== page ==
Episode 16: Much Ado About Puppets


Puppets are actually a pretty medieval art form–and not just for kids. These puppets do and say things that would have been politically risky for the humans controlling them to say, and also they are real works of art. Join us as we look puppetry traditions of Japan, Indonesia, Vietnam, Turkey, and Egypt. With some digressions about the fun of buying random pastries at Chinese bakeries, and also Shakespeare.

Annotations, Notes, Corrections

1/ Em: I have made vegan mooncakes (mooncakes, or 月餅 / yue bing, are the pastry with egg yolks inside–typically salted duck eggs, I think–there might be other pastries like this too). My Taiwanese friends were, hmm, gracious. Also, I have made my own red bean paste, and it is basically all sugar (well, a lot of recipes have a 1:1 ratio of adzuki beans to sugar; some note that if you’re using the bean paste in pastry, as opposed to serving it on its own, you should use more).

Also, the mushrooms I got hung up on: cat ear mushroom/nam meo is actually, I think, the Vietnamese name for it. The Chinese name is black wood ear/黑木耳, so the word “mushroom” was actually not on the menu, hence my confusion. BUT also it turns out that in the Middle Ages (at least, according to Wikipedia), they were called Jew’s Ear mushrooms! And in fact the Latin name is Auricuularia auricula-judae. Why? The mushrooms themselves are vaguely ear-shaped, and tradition holds that Judas Iscariot hanged himself on an elder tree, which is where the mushrooms grow (in some places).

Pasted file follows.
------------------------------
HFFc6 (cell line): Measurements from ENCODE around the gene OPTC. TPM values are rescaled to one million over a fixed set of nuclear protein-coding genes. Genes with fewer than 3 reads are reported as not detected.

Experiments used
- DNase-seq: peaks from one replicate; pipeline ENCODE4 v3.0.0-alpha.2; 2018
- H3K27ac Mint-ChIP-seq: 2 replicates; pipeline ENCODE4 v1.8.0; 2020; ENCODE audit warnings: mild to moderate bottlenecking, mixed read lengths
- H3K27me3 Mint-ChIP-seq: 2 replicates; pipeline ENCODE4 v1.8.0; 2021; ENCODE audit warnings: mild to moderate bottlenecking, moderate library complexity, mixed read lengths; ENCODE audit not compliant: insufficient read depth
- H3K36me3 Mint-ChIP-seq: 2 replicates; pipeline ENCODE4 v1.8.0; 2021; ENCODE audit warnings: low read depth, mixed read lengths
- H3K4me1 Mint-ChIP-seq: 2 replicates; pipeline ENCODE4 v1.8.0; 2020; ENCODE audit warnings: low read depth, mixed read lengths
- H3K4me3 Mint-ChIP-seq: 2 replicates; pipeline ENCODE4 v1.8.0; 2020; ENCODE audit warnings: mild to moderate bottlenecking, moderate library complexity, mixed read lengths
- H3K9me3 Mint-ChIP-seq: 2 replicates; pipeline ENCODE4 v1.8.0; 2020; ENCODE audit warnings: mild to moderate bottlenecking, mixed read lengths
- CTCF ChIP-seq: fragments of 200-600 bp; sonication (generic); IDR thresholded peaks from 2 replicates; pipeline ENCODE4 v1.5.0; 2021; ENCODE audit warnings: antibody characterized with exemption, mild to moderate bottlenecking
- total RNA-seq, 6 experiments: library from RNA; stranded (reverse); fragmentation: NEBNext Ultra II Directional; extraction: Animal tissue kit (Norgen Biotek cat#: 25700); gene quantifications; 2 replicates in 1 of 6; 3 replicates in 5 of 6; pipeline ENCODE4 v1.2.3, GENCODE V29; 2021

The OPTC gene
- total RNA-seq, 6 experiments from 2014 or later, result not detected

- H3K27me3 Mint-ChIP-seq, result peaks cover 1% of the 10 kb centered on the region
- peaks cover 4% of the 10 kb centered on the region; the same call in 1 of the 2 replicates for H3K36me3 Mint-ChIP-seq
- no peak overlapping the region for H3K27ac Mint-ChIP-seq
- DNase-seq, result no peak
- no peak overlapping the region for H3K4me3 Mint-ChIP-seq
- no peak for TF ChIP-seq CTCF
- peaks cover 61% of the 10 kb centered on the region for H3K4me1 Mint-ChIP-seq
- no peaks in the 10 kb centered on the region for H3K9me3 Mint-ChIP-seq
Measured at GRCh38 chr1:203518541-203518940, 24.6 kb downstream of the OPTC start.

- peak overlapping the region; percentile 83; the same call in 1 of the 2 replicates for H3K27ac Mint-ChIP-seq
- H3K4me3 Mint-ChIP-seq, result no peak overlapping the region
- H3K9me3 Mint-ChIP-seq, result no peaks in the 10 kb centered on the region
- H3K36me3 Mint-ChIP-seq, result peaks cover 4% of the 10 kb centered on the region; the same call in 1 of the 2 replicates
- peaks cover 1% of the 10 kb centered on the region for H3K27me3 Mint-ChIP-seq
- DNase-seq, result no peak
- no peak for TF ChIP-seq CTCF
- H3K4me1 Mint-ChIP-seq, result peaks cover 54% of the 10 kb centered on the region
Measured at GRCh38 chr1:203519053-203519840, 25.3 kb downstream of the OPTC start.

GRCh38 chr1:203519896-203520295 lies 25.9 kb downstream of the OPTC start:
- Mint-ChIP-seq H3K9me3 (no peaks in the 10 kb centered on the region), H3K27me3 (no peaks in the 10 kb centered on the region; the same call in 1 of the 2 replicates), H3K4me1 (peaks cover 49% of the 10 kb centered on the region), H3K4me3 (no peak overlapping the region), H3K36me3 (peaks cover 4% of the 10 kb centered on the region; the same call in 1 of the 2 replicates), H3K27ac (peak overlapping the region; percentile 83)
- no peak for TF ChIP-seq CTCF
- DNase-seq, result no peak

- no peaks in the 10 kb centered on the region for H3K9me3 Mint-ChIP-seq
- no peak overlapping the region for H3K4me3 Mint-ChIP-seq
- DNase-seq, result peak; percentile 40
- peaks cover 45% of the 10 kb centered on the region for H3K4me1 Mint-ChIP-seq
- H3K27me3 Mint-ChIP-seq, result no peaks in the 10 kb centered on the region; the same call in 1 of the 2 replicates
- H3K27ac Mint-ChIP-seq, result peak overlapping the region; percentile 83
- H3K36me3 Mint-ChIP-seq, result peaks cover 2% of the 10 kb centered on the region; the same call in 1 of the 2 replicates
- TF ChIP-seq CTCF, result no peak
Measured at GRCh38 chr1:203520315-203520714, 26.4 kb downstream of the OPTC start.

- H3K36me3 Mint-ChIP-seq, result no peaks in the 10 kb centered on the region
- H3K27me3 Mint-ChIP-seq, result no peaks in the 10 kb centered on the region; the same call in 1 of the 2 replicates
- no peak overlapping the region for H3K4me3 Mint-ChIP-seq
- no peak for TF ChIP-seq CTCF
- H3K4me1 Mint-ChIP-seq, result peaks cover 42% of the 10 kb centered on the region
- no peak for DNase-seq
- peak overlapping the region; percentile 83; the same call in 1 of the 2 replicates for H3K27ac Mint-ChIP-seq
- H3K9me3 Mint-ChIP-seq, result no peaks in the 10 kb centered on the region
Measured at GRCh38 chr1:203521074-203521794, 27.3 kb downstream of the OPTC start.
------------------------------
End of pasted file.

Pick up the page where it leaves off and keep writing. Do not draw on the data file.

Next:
Jesse: Food is amazing!!! We should have a food episode!!

2/ Cesar: Gaul is full of barbarians.
France, 1500 years later: We are the resurgence of classical civilization, of which Greece and Rome were the primary lights.
Cesar: My, how the turntables have… turned.

3/ Concerning Titus Andronicus: the villain, Aaron the Moor, has the best evil monologue in all of Shakespeare. You can read it here. That is the only thing I really have to say about that play, which in other respects is…really bloody.